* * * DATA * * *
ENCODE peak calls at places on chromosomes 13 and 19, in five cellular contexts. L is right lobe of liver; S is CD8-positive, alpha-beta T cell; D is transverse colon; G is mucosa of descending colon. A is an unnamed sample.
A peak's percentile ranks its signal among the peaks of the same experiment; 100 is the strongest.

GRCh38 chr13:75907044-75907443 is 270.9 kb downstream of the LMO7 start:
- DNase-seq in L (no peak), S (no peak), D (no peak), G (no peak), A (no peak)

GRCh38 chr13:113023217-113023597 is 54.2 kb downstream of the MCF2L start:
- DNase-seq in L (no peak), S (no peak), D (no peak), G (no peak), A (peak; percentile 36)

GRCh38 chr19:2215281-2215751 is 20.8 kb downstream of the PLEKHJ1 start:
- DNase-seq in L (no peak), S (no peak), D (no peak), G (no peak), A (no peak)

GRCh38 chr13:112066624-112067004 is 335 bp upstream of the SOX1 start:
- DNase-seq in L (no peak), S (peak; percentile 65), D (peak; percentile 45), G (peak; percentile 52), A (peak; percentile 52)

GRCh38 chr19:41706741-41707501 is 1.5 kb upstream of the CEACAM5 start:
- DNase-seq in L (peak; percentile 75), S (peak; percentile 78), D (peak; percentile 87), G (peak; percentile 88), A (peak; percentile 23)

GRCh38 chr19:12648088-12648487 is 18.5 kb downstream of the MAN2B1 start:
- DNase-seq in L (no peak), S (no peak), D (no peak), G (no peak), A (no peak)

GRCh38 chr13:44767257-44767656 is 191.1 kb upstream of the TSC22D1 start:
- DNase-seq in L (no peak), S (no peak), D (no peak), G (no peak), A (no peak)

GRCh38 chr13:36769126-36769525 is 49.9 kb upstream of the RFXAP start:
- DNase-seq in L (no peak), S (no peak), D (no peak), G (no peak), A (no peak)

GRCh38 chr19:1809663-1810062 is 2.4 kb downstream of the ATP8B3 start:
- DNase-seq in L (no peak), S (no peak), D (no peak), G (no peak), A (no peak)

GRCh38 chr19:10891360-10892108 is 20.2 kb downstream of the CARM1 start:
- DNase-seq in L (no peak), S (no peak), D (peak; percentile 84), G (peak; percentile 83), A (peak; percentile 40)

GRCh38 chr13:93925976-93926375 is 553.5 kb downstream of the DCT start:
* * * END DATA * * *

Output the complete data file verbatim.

ENCODE peak calls at places on chromosomes 13 and 19, in five cellular contexts. L is right lobe of liver; S is CD8-positive, alpha-beta T cell; D is transverse colon; G is mucosa of descending colon. A is an unnamed sample.
A peak's percentile ranks its signal among the peaks of the same experiment; 100 is the strongest.

GRCh38 chr13:75907044-75907443 is 270.9 kb downstream of the LMO7 start:
- DNase-seq in L (no peak), S (no peak), D (no peak), G (no peak), A (no peak)

GRCh38 chr13:113023217-113023597 is 54.2 kb downstream of the MCF2L start:
- DNase-seq in L (no peak), S (no peak), D (no peak), G (no peak), A (peak; percentile 36)

GRCh38 chr19:2215281-2215751 is 20.8 kb downstream of the PLEKHJ1 start:
- DNase-seq in L (no peak), S (no peak), D (no peak), G (no peak), A (no peak)

GRCh38 chr13:112066624-112067004 is 335 bp upstream of the SOX1 start:
- DNase-seq in L (no peak), S (peak; percentile 65), D (peak; percentile 45), G (peak; percentile 52), A (peak; percentile 52)

GRCh38 chr19:41706741-41707501 is 1.5 kb upstream of the CEACAM5 start:
- DNase-seq in L (peak; percentile 75), S (peak; percentile 78), D (peak; percentile 87), G (peak; percentile 88), A (peak; percentile 23)

GRCh38 chr19:12648088-12648487 is 18.5 kb downstream of the MAN2B1 start:
- DNase-seq in L (no peak), S (no peak), D (no peak), G (no peak), A (no peak)

GRCh38 chr13:44767257-44767656 is 191.1 kb upstream of the TSC22D1 start:
- DNase-seq in L (no peak), S (no peak), D (no peak), G (no peak), A (no peak)

GRCh38 chr13:36769126-36769525 is 49.9 kb upstream of the RFXAP start:
- DNase-seq in L (no peak), S (no peak), D (no peak), G (no peak), A (no peak)

GRCh38 chr19:1809663-1810062 is 2.4 kb downstream of the ATP8B3 start:
- DNase-seq in L (no peak), S (no peak), D (no peak), G (no peak), A (no peak)

GRCh38 chr19:10891360-10892108 is 20.2 kb downstream of the CARM1 start:
- DNase-seq in L (no peak), S (no peak), D (peak; percentile 84), G (peak; percentile 83), A (peak; percentile 40)

GRCh38 chr13:93925976-93926375 is 553.5 kb downstream of the DCT start: